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Basis (Republic vs. Villasor, 54 SCRA 83)
How may consent of the State to be sued given?
When is a suit against a public official deemed to be a suit against the State?
What are the instances when a suit against the State is proper?
May the government validly invoke the doctrine of State immunity from suit if its invocation will serve as an instrument for perpetrating an injustice on a citizen?
Leslie Riego Balgemino Master of Arts in Teaching Social Science Advance Constitution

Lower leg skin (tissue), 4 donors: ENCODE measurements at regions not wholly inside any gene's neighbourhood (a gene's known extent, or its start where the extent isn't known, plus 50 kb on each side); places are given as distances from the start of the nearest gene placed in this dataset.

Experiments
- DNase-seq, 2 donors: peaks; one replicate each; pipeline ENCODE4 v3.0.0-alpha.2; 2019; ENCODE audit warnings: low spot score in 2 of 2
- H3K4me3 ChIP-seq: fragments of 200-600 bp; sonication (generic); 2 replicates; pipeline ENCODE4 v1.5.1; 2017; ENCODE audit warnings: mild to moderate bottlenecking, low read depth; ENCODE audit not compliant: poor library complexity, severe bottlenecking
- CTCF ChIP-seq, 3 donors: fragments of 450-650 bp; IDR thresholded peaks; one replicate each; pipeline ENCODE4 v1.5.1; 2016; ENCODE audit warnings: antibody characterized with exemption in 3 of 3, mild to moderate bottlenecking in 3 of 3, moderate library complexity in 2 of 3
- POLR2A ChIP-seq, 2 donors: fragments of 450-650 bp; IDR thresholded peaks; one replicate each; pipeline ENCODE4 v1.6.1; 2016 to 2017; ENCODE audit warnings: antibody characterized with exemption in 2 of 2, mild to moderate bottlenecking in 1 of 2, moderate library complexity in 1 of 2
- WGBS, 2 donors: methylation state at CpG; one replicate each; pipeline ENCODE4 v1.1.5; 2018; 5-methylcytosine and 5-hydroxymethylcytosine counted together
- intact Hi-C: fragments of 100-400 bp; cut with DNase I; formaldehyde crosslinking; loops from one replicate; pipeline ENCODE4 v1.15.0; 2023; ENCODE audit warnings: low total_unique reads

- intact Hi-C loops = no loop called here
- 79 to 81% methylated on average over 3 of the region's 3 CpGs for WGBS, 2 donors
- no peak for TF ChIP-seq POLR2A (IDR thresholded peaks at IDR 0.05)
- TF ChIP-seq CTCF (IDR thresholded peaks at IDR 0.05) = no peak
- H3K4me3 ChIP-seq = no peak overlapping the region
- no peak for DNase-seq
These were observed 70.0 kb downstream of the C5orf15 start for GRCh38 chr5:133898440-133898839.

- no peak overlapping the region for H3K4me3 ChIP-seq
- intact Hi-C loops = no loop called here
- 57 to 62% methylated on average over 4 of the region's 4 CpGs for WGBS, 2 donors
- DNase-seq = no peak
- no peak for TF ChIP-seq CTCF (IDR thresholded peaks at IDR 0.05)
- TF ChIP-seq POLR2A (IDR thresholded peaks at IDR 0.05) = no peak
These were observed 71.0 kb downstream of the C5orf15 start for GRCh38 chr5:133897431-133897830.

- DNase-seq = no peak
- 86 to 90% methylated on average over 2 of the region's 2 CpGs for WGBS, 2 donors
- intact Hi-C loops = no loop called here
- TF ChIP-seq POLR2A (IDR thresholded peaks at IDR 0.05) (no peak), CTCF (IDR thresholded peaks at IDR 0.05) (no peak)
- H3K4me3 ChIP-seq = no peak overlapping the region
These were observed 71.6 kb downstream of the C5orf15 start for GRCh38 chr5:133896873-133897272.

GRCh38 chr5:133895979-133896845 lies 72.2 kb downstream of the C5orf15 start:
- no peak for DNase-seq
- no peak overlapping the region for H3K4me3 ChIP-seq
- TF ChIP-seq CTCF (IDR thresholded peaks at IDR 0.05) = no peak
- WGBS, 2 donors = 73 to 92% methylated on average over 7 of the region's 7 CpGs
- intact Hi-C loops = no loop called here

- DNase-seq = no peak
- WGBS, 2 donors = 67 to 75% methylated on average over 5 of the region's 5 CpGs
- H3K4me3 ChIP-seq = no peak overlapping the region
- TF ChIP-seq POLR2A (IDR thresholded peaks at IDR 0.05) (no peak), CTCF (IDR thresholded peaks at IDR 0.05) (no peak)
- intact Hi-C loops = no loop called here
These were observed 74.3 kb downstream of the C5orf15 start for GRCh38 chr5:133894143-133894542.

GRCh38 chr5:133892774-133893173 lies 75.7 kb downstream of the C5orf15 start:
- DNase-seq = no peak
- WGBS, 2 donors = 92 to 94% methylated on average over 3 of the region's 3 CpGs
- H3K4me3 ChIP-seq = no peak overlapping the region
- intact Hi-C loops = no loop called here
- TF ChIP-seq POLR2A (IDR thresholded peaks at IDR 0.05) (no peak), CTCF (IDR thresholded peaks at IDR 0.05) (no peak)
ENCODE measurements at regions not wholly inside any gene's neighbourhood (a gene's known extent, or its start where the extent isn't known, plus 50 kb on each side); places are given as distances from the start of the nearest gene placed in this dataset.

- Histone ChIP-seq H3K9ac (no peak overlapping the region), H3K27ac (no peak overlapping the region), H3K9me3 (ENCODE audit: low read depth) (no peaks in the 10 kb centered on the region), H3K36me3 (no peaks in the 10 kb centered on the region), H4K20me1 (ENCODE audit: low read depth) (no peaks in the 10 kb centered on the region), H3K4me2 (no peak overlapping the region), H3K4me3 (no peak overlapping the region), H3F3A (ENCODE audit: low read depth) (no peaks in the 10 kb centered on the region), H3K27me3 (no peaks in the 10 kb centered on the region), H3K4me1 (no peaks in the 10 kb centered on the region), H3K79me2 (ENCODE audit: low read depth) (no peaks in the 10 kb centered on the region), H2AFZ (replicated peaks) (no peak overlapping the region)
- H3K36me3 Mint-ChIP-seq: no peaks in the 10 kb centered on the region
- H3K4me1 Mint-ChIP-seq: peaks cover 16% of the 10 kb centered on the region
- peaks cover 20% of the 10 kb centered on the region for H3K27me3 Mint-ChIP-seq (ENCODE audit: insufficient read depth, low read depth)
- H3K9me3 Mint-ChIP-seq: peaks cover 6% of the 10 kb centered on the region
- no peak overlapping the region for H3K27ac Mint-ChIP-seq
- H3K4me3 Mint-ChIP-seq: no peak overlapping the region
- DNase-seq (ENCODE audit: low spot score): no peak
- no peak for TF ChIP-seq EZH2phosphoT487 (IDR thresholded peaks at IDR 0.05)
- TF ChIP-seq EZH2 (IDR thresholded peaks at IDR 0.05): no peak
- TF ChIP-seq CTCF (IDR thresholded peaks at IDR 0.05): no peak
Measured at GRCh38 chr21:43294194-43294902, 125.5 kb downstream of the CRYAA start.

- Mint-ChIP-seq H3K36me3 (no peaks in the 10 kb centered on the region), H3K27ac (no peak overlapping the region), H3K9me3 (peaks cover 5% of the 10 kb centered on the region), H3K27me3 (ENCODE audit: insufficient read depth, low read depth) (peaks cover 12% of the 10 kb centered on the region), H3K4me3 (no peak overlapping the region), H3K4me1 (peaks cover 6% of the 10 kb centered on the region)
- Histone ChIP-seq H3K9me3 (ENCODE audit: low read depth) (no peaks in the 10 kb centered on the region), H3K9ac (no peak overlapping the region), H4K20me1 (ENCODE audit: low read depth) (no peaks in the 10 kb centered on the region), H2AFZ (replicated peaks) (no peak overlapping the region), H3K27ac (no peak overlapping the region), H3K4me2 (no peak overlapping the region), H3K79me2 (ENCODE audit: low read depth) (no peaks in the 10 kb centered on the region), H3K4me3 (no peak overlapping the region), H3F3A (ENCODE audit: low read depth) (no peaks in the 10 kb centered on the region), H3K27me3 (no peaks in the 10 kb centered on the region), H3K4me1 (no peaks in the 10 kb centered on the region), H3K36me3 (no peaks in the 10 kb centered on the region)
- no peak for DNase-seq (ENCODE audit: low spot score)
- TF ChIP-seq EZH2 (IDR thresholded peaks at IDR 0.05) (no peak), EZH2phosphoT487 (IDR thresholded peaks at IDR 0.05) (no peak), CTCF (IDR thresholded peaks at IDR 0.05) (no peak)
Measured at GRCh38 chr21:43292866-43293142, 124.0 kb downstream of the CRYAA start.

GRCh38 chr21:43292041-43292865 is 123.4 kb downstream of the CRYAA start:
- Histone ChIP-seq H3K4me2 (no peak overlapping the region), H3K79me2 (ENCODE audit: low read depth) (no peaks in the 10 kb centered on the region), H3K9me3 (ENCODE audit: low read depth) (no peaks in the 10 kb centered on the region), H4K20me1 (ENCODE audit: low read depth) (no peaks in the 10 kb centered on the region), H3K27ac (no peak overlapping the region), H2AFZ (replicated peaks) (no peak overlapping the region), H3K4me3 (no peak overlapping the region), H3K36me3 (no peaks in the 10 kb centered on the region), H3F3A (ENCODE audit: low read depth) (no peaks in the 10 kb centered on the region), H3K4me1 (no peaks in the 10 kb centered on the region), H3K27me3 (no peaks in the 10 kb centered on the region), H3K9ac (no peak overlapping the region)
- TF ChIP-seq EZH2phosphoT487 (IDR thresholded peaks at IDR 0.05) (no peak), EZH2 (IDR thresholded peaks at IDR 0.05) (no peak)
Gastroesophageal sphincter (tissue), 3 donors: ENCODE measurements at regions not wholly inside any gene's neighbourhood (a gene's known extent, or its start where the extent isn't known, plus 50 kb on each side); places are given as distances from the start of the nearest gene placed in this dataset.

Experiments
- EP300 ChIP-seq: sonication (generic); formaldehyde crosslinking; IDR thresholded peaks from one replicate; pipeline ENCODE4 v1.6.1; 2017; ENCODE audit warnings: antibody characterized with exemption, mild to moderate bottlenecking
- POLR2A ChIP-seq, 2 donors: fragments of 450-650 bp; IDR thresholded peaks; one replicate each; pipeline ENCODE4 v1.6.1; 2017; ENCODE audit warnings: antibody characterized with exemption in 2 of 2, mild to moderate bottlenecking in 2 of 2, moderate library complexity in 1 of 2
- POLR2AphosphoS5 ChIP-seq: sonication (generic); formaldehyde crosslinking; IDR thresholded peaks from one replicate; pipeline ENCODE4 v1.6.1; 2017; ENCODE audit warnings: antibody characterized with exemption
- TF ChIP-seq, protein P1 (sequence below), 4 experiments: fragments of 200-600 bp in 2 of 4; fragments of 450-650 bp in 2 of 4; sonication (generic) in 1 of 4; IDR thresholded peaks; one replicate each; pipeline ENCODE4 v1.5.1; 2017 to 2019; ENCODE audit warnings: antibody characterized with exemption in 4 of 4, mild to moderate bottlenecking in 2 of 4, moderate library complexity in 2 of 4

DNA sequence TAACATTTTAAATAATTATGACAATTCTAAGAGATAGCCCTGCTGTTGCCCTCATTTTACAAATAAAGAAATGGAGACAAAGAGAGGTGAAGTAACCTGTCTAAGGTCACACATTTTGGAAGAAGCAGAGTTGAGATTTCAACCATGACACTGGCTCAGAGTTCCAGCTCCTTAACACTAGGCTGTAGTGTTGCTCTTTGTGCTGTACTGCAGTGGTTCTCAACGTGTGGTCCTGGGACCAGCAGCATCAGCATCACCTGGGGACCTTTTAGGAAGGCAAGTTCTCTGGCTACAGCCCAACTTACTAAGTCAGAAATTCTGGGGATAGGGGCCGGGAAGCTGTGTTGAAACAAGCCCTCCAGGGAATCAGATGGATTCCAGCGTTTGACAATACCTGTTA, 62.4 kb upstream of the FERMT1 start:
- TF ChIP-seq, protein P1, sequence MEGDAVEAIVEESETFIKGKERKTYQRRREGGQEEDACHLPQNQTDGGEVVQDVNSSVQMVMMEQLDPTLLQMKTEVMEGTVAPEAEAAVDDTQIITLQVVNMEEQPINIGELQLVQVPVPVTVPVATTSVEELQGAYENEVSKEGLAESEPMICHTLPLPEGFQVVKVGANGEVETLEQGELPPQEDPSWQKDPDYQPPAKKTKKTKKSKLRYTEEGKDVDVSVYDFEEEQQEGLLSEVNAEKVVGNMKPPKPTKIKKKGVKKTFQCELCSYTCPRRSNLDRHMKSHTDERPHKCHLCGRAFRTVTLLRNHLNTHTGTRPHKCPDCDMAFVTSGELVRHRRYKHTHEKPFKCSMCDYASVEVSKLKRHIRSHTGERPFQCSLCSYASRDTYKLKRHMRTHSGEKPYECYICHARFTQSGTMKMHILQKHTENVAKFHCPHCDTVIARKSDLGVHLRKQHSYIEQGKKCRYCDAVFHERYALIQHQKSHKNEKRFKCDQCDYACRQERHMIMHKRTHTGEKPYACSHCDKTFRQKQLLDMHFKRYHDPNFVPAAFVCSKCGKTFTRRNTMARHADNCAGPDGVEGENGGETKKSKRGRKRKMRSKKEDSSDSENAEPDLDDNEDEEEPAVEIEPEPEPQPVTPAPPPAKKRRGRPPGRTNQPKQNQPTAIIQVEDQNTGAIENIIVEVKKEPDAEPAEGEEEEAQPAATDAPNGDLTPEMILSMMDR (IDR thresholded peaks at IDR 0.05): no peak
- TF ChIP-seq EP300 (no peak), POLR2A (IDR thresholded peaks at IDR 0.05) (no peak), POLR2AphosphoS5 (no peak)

Such execution will require another waiver. The doctrine is also available to foreign states insofar as they are sought to be sued in the courts of the local state. 327 as amended by P. under which one state cannot assert jurisdiction over another in violation of the maxim par in parem non habet imperium. express or implied. The added basis in this case is the principle of the sovereign equality of states. 54 SCRA 83) The Doctrine of State Immunity sometimes called “the royal prerogative of dishonesty” as declared in the Constitution affirms.A. To do so would “unduly vex the peace of nations. The general law providing for the standing consent of the State to be sued is Act No.” Under C. 3083. Villasor. Implied consent is given when the State itself commences litigation or when it enters into a contract. 2. This provision is merely recognition of the sovereign character of the state and an express affirmation of the unwritten rule insulating it from the jurisdiction of the courts of justice. Another justification is the practical consideration that the demands and inconveniences of litigation will divert the time and resources of the state from the more pressing matters demanding its attention. Basis (Republic vs. According to Justice Holmes the doctrine of non-suability is based not on any formal conception or obsolete theory but on the logical and practical ground that there can be no legal right against the authority. Express consent may be manifested either through a general law or a special law. which makes the law on which the right depends. a claim against the government must first be filed with the Commission on Audit. “ The state may not be sued without its consent”. The express consent of the State to be sued must be embodied in a duly enacted statute and may not be given by a mere counsel of the government. lacking which the decision cannot be enforced against the State. It should also be observed that when the State gives its consent to be sued.Answer 1. which must act upon it within sixty (60) days. declaring that “the Government of the Philippine Islands hereby consents and submits to be sued upon any moneyed claim involving liability arising from contract.D. 1445. it does not thereby also to the execution of the judgment against it. No. 2 . to the prejudice of the public welfare. How may consent of the State to be sued given? The consent of the state to be sued may be given expressly or impliedly. No. which could serve as a basis of civil action between private parties. Rejection of the claim will authorize the claimant to elevate the matter to the Supreme Court on certiorari and in effect sue the state with its consent.